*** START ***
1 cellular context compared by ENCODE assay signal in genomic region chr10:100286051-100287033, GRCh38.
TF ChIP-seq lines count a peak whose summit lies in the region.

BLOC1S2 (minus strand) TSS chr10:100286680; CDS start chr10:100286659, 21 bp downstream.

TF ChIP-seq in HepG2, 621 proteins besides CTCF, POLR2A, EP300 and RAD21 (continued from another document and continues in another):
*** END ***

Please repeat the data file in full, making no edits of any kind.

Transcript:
1 cellular context compared by ENCODE assay signal in genomic region chr10:100286051-100287033, GRCh38.
TF ChIP-seq lines count a peak whose summit lies in the region.

BLOC1S2 (minus strand) TSS chr10:100286680; CDS start chr10:100286659, 21 bp downstream.

TF ChIP-seq in HepG2, 621 proteins besides CTCF, POLR2A, EP300 and RAD21 (continued from another document and continues in another):